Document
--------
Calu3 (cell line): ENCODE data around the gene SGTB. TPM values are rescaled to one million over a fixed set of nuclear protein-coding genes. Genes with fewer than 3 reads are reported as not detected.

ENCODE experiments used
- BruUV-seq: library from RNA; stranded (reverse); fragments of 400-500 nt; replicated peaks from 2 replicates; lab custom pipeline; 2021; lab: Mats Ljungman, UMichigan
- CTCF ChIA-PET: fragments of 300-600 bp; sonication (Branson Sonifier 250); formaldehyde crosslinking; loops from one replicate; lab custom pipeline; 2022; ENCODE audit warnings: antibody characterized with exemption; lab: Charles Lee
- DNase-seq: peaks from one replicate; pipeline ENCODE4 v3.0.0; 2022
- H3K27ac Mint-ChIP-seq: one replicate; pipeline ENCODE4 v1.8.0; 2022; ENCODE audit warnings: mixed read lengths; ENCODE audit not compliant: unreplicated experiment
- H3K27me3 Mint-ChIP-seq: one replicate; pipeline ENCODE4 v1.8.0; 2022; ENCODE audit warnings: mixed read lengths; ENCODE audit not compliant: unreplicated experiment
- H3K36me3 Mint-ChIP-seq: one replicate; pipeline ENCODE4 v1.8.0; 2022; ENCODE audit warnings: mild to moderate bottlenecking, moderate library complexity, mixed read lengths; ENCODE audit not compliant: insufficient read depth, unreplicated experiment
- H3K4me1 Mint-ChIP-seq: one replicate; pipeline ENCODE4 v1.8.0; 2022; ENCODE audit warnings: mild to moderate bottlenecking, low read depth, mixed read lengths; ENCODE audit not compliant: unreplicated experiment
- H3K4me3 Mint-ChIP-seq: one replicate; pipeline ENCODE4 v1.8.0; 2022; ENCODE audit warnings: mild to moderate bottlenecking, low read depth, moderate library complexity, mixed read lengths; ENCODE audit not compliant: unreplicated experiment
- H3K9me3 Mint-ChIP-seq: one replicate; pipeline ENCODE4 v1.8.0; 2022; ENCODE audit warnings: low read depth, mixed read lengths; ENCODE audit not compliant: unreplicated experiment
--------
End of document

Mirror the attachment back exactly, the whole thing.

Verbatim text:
Calu3 (cell line): ENCODE data around the gene SGTB. TPM values are rescaled to one million over a fixed set of nuclear protein-coding genes. Genes with fewer than 3 reads are reported as not detected.

ENCODE experiments used
- BruUV-seq: library from RNA; stranded (reverse); fragments of 400-500 nt; replicated peaks from 2 replicates; lab custom pipeline; 2021; lab: Mats Ljungman, UMichigan
- CTCF ChIA-PET: fragments of 300-600 bp; sonication (Branson Sonifier 250); formaldehyde crosslinking; loops from one replicate; lab custom pipeline; 2022; ENCODE audit warnings: antibody characterized with exemption; lab: Charles Lee
- DNase-seq: peaks from one replicate; pipeline ENCODE4 v3.0.0; 2022
- H3K27ac Mint-ChIP-seq: one replicate; pipeline ENCODE4 v1.8.0; 2022; ENCODE audit warnings: mixed read lengths; ENCODE audit not compliant: unreplicated experiment
- H3K27me3 Mint-ChIP-seq: one replicate; pipeline ENCODE4 v1.8.0; 2022; ENCODE audit warnings: mixed read lengths; ENCODE audit not compliant: unreplicated experiment
- H3K36me3 Mint-ChIP-seq: one replicate; pipeline ENCODE4 v1.8.0; 2022; ENCODE audit warnings: mild to moderate bottlenecking, moderate library complexity, mixed read lengths; ENCODE audit not compliant: insufficient read depth, unreplicated experiment
- H3K4me1 Mint-ChIP-seq: one replicate; pipeline ENCODE4 v1.8.0; 2022; ENCODE audit warnings: mild to moderate bottlenecking, low read depth, mixed read lengths; ENCODE audit not compliant: unreplicated experiment
- H3K4me3 Mint-ChIP-seq: one replicate; pipeline ENCODE4 v1.8.0; 2022; ENCODE audit warnings: mild to moderate bottlenecking, low read depth, moderate library complexity, mixed read lengths; ENCODE audit not compliant: unreplicated experiment
- H3K9me3 Mint-ChIP-seq: one replicate; pipeline ENCODE4 v1.8.0; 2022; ENCODE audit warnings: low read depth, mixed read lengths; ENCODE audit not compliant: unreplicated experiment